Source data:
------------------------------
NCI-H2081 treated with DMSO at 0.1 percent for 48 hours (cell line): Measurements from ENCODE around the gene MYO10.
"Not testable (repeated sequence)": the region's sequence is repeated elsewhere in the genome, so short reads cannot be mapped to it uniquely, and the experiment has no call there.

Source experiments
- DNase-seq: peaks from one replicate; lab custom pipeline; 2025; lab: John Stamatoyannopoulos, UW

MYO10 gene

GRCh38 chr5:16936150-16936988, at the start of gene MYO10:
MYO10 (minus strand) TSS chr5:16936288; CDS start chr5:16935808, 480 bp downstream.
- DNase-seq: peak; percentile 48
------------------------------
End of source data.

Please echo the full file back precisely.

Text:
NCI-H2081 treated with DMSO at 0.1 percent for 48 hours (cell line): Measurements from ENCODE around the gene MYO10.
"Not testable (repeated sequence)": the region's sequence is repeated elsewhere in the genome, so short reads cannot be mapped to it uniquely, and the experiment has no call there.

Source experiments
- DNase-seq: peaks from one replicate; lab custom pipeline; 2025; lab: John Stamatoyannopoulos, UW

MYO10 gene

GRCh38 chr5:16936150-16936988, at the start of gene MYO10:
MYO10 (minus strand) TSS chr5:16936288; CDS start chr5:16935808, 480 bp downstream.
- DNase-seq: peak; percentile 48